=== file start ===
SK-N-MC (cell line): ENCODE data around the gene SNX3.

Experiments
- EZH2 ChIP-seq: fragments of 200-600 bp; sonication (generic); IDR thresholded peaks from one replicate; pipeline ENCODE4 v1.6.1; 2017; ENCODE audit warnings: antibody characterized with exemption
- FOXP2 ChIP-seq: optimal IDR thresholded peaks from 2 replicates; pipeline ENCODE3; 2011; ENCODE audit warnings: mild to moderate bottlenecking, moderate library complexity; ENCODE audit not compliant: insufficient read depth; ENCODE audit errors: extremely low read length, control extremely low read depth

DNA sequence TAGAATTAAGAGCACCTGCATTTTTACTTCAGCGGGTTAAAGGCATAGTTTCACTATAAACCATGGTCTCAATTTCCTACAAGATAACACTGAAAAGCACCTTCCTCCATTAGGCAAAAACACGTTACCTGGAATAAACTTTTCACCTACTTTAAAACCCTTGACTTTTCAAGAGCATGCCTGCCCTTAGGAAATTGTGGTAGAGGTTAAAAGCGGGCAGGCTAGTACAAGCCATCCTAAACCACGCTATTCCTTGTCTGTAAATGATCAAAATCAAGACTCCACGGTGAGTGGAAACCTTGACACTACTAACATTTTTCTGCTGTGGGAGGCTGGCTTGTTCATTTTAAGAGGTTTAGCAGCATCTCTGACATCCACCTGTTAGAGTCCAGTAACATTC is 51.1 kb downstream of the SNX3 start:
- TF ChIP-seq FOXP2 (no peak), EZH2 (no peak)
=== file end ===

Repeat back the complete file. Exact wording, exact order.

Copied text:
SK-N-MC (cell line): ENCODE data around the gene SNX3.

Experiments
- EZH2 ChIP-seq: fragments of 200-600 bp; sonication (generic); IDR thresholded peaks from one replicate; pipeline ENCODE4 v1.6.1; 2017; ENCODE audit warnings: antibody characterized with exemption
- FOXP2 ChIP-seq: optimal IDR thresholded peaks from 2 replicates; pipeline ENCODE3; 2011; ENCODE audit warnings: mild to moderate bottlenecking, moderate library complexity; ENCODE audit not compliant: insufficient read depth; ENCODE audit errors: extremely low read length, control extremely low read depth

DNA sequence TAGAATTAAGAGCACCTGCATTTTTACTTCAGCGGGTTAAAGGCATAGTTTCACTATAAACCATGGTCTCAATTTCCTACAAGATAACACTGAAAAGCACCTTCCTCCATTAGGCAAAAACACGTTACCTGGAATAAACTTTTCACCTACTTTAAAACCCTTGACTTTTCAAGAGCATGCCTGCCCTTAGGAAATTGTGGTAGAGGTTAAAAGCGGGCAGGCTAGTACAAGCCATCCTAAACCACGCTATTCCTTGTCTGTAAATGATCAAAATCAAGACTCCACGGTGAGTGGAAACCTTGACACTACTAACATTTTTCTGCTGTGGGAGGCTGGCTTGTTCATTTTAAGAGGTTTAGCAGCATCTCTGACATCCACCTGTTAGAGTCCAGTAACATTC is 51.1 kb downstream of the SNX3 start:
- TF ChIP-seq FOXP2 (no peak), EZH2 (no peak)